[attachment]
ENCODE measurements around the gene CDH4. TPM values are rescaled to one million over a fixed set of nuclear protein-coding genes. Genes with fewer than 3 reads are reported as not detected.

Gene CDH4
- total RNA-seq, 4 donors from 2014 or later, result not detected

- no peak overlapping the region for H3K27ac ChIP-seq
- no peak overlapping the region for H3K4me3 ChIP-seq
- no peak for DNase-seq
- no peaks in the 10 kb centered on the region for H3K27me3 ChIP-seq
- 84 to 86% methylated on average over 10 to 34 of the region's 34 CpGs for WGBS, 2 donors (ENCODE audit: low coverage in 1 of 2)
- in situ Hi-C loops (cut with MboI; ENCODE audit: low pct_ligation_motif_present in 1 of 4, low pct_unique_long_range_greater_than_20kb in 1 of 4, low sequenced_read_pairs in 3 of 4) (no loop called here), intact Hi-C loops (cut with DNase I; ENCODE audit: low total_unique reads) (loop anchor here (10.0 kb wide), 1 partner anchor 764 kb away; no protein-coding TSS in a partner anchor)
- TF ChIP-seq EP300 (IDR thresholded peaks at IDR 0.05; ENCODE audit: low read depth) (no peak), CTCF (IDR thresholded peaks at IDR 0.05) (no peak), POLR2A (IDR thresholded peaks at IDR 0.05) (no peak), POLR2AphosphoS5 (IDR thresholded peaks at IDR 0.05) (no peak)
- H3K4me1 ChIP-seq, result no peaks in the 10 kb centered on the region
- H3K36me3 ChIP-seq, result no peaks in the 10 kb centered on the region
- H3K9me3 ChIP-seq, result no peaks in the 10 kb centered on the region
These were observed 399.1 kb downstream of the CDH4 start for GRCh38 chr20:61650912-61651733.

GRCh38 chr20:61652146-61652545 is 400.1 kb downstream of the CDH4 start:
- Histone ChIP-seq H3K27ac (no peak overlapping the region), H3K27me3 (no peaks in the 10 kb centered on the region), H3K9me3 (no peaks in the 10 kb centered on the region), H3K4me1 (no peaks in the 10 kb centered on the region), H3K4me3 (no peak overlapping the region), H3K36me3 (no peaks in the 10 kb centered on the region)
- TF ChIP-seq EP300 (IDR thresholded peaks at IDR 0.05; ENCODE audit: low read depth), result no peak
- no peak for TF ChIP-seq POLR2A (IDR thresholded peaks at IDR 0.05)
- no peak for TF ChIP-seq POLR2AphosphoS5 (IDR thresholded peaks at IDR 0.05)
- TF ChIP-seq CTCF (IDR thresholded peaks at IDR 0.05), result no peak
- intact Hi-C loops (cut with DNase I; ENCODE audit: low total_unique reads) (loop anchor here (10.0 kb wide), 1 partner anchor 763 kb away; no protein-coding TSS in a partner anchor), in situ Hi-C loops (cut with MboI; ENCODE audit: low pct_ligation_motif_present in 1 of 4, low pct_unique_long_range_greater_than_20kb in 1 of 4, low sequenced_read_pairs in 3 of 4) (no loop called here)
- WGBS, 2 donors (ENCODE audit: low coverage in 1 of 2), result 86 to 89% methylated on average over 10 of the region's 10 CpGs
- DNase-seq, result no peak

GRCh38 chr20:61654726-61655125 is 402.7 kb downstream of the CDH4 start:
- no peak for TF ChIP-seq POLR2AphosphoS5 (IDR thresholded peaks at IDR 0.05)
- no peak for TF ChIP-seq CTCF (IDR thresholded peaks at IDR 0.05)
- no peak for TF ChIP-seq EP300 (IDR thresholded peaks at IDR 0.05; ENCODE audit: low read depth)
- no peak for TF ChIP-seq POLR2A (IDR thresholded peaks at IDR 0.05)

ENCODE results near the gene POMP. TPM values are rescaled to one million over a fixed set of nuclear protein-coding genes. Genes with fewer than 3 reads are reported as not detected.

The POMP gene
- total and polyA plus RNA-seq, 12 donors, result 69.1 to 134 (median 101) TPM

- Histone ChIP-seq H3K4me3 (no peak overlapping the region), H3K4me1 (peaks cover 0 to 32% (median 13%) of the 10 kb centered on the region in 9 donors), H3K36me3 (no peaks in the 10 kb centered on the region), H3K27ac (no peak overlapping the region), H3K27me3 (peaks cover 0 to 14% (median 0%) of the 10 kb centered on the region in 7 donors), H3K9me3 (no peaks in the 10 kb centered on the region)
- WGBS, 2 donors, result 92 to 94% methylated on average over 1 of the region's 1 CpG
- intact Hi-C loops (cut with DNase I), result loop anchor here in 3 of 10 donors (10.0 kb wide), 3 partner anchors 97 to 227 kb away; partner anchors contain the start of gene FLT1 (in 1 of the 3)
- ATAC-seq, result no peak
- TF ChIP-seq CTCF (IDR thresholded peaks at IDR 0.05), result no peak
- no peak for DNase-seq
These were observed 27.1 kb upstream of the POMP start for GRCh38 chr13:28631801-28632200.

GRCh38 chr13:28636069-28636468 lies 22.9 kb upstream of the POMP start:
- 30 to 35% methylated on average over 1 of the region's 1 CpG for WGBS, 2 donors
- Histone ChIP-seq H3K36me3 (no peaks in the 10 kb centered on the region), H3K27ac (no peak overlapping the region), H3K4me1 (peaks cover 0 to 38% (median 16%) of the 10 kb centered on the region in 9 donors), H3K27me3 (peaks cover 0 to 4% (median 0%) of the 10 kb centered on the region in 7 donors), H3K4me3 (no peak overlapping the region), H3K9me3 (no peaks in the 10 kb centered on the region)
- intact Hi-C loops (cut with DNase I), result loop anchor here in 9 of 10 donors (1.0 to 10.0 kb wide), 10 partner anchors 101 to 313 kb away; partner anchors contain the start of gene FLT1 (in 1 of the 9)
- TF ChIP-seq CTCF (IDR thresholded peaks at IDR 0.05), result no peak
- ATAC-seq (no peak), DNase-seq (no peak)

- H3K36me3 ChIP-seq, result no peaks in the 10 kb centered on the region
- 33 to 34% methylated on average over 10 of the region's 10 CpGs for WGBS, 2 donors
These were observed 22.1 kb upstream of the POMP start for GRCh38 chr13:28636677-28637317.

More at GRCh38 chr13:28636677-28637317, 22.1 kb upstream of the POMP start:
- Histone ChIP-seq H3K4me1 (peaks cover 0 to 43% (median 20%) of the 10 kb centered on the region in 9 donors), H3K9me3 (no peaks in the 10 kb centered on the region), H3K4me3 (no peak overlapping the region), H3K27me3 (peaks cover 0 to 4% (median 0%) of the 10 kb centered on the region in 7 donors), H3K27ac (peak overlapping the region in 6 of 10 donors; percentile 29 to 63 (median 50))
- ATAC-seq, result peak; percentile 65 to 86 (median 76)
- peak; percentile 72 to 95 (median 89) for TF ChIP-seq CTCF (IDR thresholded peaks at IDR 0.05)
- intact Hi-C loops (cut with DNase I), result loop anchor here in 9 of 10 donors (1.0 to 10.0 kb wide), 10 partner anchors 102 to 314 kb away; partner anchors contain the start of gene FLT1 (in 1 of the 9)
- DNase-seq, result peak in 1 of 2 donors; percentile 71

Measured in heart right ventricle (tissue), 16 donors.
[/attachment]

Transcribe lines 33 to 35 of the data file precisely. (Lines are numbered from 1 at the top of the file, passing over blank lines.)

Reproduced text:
- WGBS, 2 donors, result 92 to 94% methylated on average over 1 of the region's 1 CpG
- intact Hi-C loops (cut with DNase I), result loop anchor here in 3 of 10 donors (10.0 kb wide), 3 partner anchors 97 to 227 kb away; partner anchors contain the start of gene FLT1 (in 1 of the 3)
- ATAC-seq, result no peak